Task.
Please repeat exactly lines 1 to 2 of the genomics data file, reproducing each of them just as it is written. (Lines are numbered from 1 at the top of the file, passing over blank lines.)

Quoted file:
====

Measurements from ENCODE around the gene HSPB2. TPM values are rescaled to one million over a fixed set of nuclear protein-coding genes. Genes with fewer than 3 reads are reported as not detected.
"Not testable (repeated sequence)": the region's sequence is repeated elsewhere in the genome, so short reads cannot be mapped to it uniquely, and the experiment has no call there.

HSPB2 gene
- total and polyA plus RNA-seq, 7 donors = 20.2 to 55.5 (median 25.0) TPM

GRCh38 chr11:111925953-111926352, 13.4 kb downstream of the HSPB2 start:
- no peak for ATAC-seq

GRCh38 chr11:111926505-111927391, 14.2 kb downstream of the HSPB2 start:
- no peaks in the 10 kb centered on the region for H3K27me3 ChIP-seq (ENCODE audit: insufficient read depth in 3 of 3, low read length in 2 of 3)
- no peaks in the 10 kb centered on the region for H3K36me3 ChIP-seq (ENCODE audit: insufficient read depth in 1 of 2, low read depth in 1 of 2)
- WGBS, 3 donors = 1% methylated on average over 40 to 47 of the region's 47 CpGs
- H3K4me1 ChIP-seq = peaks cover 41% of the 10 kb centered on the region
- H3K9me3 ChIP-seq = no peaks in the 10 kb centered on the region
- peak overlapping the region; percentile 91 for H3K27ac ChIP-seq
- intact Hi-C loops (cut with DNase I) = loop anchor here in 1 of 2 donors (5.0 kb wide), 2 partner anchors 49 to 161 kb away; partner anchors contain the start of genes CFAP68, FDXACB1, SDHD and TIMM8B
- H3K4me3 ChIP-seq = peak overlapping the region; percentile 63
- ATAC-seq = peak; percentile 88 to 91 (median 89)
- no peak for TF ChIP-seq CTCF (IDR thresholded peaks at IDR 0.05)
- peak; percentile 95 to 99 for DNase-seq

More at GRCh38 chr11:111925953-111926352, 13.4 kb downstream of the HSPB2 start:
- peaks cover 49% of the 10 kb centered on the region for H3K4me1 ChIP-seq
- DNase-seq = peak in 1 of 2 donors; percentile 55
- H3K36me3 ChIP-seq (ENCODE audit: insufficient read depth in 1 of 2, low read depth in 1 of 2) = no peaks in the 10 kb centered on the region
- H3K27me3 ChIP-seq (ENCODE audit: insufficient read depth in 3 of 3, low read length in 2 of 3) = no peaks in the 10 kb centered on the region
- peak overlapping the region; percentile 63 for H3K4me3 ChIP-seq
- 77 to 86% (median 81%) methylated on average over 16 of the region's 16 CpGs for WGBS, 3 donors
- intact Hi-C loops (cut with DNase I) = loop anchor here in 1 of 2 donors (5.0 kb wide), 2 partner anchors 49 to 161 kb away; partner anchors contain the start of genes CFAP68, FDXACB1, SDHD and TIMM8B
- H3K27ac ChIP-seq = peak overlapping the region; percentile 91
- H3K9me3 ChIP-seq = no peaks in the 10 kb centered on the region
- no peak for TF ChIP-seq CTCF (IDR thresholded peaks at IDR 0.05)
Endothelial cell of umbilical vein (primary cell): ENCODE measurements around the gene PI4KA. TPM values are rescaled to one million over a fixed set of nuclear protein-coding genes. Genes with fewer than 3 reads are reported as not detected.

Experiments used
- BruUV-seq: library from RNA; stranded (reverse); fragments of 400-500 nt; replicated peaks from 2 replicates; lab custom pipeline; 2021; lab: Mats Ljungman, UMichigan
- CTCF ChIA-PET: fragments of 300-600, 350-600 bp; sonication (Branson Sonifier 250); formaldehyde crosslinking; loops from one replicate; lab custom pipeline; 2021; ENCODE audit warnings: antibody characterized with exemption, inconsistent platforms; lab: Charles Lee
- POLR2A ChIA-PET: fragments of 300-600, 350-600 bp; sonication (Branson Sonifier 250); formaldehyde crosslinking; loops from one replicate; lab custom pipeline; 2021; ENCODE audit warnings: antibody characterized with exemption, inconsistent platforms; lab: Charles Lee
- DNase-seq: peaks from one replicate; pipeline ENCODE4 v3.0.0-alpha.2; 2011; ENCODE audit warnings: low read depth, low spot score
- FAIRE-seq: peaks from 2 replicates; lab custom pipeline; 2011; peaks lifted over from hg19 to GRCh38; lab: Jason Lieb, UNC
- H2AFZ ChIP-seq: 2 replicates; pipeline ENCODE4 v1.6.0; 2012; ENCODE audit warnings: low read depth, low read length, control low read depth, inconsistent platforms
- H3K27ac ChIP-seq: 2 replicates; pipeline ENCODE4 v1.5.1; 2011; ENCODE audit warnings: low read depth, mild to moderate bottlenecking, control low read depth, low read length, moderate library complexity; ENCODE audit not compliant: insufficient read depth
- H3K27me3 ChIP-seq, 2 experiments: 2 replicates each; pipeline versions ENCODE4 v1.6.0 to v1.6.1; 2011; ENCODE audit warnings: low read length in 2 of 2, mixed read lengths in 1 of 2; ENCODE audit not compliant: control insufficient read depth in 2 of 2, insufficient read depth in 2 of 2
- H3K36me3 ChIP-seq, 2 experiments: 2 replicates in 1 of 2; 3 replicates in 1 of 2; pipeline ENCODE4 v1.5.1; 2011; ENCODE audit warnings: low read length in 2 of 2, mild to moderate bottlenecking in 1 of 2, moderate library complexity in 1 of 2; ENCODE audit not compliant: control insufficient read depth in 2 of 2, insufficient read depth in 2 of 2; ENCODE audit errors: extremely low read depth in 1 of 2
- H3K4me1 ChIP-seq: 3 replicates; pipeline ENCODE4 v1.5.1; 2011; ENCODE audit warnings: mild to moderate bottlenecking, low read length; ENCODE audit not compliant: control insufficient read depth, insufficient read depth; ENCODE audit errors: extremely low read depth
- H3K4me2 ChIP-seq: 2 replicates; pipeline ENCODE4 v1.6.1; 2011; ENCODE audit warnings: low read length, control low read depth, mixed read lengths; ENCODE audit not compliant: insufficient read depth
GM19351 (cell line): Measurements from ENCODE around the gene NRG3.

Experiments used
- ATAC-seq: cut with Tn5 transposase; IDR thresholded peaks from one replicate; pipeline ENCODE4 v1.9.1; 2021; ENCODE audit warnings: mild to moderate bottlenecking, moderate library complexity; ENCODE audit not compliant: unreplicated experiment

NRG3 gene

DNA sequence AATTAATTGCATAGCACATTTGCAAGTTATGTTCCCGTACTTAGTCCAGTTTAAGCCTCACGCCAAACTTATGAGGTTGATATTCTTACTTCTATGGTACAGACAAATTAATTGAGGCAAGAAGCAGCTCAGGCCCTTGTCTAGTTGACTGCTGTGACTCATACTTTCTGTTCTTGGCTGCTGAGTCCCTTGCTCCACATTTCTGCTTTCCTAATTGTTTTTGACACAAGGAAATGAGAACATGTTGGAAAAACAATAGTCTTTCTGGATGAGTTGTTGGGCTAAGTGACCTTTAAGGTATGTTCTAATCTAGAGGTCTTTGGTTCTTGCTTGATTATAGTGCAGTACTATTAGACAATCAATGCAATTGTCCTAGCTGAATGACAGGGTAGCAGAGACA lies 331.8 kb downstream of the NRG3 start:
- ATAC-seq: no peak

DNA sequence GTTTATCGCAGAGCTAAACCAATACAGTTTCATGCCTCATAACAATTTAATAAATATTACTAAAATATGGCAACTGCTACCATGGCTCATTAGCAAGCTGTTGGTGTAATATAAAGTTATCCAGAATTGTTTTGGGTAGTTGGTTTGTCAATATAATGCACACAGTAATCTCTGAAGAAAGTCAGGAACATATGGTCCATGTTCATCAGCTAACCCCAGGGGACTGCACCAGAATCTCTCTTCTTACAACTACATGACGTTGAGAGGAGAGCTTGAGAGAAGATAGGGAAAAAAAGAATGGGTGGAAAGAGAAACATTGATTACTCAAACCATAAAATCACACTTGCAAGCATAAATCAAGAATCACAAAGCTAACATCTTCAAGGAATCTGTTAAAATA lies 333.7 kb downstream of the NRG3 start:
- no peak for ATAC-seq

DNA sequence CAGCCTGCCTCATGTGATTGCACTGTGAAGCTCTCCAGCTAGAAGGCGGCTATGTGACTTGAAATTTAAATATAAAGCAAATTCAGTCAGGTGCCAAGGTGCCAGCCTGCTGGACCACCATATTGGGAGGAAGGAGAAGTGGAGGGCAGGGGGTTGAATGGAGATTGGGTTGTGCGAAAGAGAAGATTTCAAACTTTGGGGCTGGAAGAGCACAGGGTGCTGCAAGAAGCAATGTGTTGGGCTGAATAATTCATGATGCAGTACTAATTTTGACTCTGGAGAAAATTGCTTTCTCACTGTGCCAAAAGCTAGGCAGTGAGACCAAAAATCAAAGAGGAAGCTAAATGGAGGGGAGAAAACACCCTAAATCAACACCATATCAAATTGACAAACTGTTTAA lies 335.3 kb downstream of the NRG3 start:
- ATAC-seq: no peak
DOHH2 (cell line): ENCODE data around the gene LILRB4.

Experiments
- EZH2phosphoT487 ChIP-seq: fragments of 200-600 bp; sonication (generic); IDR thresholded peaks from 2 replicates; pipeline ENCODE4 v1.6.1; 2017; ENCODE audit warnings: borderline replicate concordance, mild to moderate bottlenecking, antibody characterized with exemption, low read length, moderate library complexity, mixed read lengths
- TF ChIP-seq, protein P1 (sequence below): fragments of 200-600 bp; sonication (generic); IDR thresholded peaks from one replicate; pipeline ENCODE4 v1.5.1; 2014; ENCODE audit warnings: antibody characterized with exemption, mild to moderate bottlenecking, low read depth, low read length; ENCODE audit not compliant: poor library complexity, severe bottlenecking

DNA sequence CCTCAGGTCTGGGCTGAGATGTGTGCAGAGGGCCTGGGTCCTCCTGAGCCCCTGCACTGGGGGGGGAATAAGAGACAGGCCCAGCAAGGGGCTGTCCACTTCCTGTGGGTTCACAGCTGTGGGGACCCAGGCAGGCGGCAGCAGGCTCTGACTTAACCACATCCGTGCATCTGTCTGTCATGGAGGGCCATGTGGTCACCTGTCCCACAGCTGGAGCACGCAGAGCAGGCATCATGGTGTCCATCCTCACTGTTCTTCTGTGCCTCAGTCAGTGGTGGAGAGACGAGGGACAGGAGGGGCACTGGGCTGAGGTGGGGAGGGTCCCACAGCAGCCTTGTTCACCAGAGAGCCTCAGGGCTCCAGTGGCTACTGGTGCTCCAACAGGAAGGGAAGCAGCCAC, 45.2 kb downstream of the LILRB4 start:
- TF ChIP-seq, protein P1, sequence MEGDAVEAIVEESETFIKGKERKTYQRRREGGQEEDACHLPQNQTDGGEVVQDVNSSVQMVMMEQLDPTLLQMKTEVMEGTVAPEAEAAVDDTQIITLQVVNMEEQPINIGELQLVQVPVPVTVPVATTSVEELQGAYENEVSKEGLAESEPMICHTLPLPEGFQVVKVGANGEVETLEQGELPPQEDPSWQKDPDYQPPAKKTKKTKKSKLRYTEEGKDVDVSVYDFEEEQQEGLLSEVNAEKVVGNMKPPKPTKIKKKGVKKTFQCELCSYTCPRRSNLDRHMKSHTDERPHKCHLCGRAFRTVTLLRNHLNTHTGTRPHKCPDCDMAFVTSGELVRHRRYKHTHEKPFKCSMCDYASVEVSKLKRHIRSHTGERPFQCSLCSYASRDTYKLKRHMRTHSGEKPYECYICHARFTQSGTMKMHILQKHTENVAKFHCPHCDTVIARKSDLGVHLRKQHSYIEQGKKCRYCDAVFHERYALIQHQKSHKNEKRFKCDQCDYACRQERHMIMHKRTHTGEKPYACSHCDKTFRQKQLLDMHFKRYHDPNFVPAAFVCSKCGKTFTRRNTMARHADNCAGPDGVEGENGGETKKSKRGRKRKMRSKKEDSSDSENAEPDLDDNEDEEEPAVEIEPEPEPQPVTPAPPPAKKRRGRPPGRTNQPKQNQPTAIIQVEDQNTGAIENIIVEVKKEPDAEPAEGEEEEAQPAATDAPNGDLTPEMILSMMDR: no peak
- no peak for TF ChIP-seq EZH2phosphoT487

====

Measurements from ENCODE around the gene HSPB2. TPM values are rescaled to one million over a fixed set of nuclear protein-coding genes. Genes with fewer than 3 reads are reported as not detected.
"Not testable (repeated sequence)": the region's sequence is repeated elsewhere in the genome, so short reads cannot be mapped to it uniquely, and the experiment has no call there.